Although Israel was warned against sacrificing children to Molech, the Ammonites remained as neighbors. When Solomon became king of Israel, despite his wisdom and the blessings of great wealth that he received from the Lord, he was turned towards pagan practices by the seven hundred wives and three hundred concubines that he took for his own over the years. 1 Kings 11:7 records that Solomon built religious structures in honor of many pagan gods, including one for Molech, the god worshiped by the Ammonites.
These structures lasted for three hundred years until the good king Josiah of Judah took up the righteous campaign of eliminating all signs and memories of pagan worship from throughout the land, as recounted in 2 Kings 23. Unfortunately, the three kings of Judah that followed Josiah turned their back on God again, and the children of Israel were handed over to the kingdom of Babylon as punishment, as predicted at the time by the prophet Jeremiah,
“Then the word of the LORD came to Jeremiah: ‘I am the LORD, the God of all mankind. Is anything too hard for me? Therefore, this is what the LORD says: I am about to hand this city over to the Babylonians and to Nebuchadnezzar king of Babylon, who will capture it. The Babylonians who are attacking this city will come in and set it on fire; they will burn it down, along with the houses where the people provoked me to anger by burning incense on the roofs to Baal and by pouring out drink offerings to other gods.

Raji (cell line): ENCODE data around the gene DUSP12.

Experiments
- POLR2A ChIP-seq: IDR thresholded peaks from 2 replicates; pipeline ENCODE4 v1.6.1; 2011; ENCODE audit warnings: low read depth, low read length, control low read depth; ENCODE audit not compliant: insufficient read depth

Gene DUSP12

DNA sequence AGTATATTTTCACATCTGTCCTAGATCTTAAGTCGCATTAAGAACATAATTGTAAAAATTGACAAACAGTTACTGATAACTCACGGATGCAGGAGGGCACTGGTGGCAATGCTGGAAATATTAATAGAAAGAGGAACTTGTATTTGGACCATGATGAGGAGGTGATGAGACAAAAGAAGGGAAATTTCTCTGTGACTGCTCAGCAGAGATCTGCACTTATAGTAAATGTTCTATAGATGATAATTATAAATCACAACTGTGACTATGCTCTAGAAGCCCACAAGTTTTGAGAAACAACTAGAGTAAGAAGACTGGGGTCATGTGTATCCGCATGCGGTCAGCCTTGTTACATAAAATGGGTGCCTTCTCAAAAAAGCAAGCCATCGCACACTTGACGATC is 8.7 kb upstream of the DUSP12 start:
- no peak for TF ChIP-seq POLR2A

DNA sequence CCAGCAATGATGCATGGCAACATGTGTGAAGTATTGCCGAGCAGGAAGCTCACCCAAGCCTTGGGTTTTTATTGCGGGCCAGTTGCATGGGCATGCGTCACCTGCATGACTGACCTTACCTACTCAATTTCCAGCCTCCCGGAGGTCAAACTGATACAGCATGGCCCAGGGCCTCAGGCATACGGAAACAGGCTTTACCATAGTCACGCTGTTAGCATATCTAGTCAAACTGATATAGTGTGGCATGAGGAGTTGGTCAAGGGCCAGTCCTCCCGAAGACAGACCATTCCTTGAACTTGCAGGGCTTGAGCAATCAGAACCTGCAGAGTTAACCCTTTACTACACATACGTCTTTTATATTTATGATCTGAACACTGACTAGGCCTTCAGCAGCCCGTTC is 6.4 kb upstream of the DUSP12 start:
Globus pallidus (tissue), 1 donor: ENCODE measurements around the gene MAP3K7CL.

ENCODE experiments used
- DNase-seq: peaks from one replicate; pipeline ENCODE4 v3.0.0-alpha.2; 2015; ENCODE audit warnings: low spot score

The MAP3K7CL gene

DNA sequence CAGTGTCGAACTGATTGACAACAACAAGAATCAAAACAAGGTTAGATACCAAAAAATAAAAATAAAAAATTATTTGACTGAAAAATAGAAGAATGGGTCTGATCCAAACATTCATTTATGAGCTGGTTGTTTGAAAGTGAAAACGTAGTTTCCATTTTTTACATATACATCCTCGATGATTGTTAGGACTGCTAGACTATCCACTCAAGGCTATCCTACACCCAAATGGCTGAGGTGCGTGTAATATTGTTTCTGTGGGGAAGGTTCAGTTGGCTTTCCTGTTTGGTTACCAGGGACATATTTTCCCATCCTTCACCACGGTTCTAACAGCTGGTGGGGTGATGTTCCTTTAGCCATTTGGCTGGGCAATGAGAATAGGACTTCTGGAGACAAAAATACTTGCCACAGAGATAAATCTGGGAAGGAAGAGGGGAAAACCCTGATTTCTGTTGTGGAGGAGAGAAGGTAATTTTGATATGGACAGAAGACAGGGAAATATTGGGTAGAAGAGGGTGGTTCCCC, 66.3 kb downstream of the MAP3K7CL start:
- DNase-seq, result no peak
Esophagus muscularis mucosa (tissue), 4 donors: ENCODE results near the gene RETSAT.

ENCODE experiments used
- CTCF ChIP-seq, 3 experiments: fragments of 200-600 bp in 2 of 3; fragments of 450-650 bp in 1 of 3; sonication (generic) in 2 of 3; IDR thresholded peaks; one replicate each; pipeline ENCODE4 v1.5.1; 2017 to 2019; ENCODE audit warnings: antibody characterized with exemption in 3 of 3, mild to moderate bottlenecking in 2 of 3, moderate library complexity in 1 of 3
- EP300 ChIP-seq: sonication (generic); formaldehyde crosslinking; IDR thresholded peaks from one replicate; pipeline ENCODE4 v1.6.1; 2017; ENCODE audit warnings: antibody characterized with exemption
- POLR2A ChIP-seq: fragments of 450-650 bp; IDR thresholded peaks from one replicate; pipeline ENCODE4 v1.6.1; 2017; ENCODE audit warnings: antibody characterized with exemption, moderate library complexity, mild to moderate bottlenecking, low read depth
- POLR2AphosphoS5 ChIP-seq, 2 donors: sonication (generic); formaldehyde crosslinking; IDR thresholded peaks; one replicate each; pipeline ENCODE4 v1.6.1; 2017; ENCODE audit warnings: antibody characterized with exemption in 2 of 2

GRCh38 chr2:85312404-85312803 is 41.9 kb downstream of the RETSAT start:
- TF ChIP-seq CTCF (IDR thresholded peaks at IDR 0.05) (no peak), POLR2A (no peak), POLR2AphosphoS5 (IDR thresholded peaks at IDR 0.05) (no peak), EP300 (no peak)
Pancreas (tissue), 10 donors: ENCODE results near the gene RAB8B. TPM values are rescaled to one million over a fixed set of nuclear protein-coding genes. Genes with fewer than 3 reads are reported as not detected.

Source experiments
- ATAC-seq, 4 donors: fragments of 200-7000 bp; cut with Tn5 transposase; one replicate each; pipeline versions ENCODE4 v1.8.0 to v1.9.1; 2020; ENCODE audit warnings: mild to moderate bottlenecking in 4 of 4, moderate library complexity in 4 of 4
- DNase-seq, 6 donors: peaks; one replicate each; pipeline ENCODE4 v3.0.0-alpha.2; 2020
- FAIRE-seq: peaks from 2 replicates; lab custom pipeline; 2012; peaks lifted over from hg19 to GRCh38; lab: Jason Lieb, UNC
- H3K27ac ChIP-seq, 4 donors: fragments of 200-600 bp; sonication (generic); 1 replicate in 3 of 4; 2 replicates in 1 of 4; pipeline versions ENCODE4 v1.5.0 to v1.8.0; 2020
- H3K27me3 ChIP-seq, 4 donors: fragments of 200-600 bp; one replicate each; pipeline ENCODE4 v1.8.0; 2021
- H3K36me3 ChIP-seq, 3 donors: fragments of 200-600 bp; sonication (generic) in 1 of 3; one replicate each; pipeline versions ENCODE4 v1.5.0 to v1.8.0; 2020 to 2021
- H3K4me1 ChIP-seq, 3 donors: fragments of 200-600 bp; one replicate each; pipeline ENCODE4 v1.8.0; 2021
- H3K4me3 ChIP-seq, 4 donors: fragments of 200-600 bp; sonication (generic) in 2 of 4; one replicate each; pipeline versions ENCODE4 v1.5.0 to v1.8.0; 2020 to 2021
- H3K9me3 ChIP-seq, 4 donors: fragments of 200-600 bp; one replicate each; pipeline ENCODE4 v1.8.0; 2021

The people of Israel and Judah have done nothing but evil in my sight from their youth; indeed, the people of Israel have done nothing but provoke me with what their hands have made, declares the LORD. From the day it was built until now, this city has so aroused my anger and wrath that I must remove it from my sight.
The people of Israel and Judah have provoked me by all the evil they have done--they, their kings and officials, their priests and prophets, the men of Judah and the people of Jerusalem. They turned their backs to me and not their faces; though I taught them again and again, they would not listen or respond to discipline. They set up their abominable idols in the house that bears my Name and defiled it. They built high places for Baal in the Valley of Ben Hinnom to sacrifice their sons and daughters to Molech, though I never commanded, nor did it enter my mind, that they should do such a detestable thing and so make Judah sin.’” (Jeremiah 32:26-35)
Michael Baigent’s association of the Sumerian god Ninurta (the deified Nimrod "son of Enki"), known as a sun-god but also represented by the planet Mercury, with the child-sacrificing god Molech, is credible because other accounts from the ancient world also mention child-sacrifices to the god of the planet Mercury. Several of these accounts concern the Phoenician colony of Carthage that was established in 814 BC.